Before phototropic plants began bending toward sunlight, before jellyfish developed ocelli, the light-sensing organs that allow them to distinguish between up (sunlight) and down, before the bikini-clad beach denizens began tanning en masse, and before the first house cat followed the sliver of sunlight around the room all afternoon, our primitive, microscopic marine forebears were flourishing by converting the sun’s energy into chemical energy usable by biological life. You’re probably aware of photosynthesis, the process by which plants, algae, and other organisms do it and produce byproducts like oxygen, but even the unicellular archaea that do not produce oxygen utilize sunlight for energy. And if you aren’t obtaining energy directly from the sun, you’re probably eating the organisms that do. Either way, sunlight directly or indirectly supports all life (well, except for the chemoautotrophs living in deep sea hydrothermal vents feeding off of inorganic energy sources like iron, ammonia, or sulfur).
This is a guest post from Matt Garland of Healthy Lifestyle Design.
Do you have what it takes to unleash your inner Grok?
Everyone does. It’s inherent in our biology. And yet many don’t, not because of physical obstacles but mental ones. Such barriers manifest as false and misguided perceptions of Primal living’s complexity, difficulty, and restriction. Alas, these devilish traps inhibit many would-be Groks from realizing their full potential.
So, how do you evade these ensnarements and unleash your inner Grok?
You stop worrying about “how” you’ll live Primal and start thinking about “why” you should.
The “why” is essential. If you don’t know why you should adopt Primal living then you never will. How come? Because the “why” gives meaning to what you do. And when you have meaning you have the strength and resolve to succeed.
This simple 1-2-3-4 forumula will guide you to “why” Primal living is right for you. Have fun with it and get ready to unleash your inner Grok!
Ever watch dogs at play, carefree? Next time you go on an off-leash hike with a canine, or even just a walk around the neighborhood, watch how they just jog along. Assuming they aren’t in pursuit of cat, squirrel, or pedestrian, it’s an easy trot, an effortless series of flicks of the ankle joints. It’s smooth, and their heads and shoulders stay mostly level with the ground. No off balanced dipping or stumbling. Oh, sure, the composure goes out the window when a frisbee’s let fly and they tear off after it, tongue flapping and fur rustling and muscles pumping, but to watch a calm, curious off-leash dog trot around, checking out the surroundings, sniffing, and just taking it all in is to watch an animal at total, complete ease in his own (furry) skin. We can learn a lot from watching dogs, as I have from my own Yellow Lab, Buddha.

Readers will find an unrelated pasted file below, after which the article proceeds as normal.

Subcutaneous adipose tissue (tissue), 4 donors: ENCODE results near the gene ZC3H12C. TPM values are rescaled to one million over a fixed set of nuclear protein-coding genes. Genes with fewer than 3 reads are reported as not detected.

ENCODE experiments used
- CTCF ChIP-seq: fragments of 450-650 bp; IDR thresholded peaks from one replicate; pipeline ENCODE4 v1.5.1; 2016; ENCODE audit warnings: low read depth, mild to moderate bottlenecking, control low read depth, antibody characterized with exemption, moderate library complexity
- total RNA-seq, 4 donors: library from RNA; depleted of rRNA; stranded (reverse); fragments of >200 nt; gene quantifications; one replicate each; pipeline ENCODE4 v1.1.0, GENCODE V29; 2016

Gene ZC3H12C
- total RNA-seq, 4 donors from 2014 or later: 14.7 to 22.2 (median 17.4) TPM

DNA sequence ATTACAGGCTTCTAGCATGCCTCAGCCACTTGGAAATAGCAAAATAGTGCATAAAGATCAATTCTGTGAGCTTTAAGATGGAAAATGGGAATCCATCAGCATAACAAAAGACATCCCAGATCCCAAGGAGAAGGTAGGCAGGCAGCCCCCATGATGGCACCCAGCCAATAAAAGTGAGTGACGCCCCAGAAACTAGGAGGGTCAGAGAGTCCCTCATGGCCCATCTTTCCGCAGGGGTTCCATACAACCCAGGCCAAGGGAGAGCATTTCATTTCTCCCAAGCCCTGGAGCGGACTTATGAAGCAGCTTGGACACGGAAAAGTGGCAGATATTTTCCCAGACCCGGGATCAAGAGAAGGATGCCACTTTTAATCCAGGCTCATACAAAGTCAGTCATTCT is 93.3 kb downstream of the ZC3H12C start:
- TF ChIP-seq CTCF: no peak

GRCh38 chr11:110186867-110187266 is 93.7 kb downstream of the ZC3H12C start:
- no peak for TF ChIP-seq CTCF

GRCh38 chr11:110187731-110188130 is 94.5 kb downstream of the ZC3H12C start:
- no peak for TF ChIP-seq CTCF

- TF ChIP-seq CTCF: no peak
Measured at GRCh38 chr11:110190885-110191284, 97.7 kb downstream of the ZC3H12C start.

Probiotics get a ton of positive press from a multitude of sources (including here). It’s one of those areas of nutrition that receives approval from pretty much every camp out there, like fish oil. (Even Dean Ornish supports the usage of fish oil; just about the only type of fat he seems to approve of.) I’m firmly in the “For” column as well if you haven’t already guessed. I feel so strongly about probiotics and their integral role in gut and overall health that, as you may know, I’m coming out with a probiotic supplement in a few weeks. But there’s another aspect to the manipulation of beneficial gut flora. I briefly mentioned them last time, and today I’m going to really gut the whole beast, so to speak.
Who is Grok?
Or, more accurately – what does Grok represent?
He’s no messiah. He’s not a real historical figure. He doesn’t sit on my shoulder at night, whispering post topics into my ear as I sleep.
Grok is simply a starting point for the discussion of human health. His dietary habits, his physical behaviors, his proclivities, his sleep patterns are not technically “his,” because there is no literal him. Grok is just an artifact of our big brains’ propensity to arrange data. We process information by compartmentalizing it, by sticking bits of data together with other bits of data for efficiency’s sake. Mental file cabinets. This makes thinking easier, and it allows higher levels of thought and innovation. The Grok concept is an easy reference point – a figurehead. Everything we know about the course of human evolution, all the fossil records and anthropological literature, is effectively represented by the Grok name. A four letter name that just happens to be easy to remember and easy to type. And you have to admit, it’s a cool visual.
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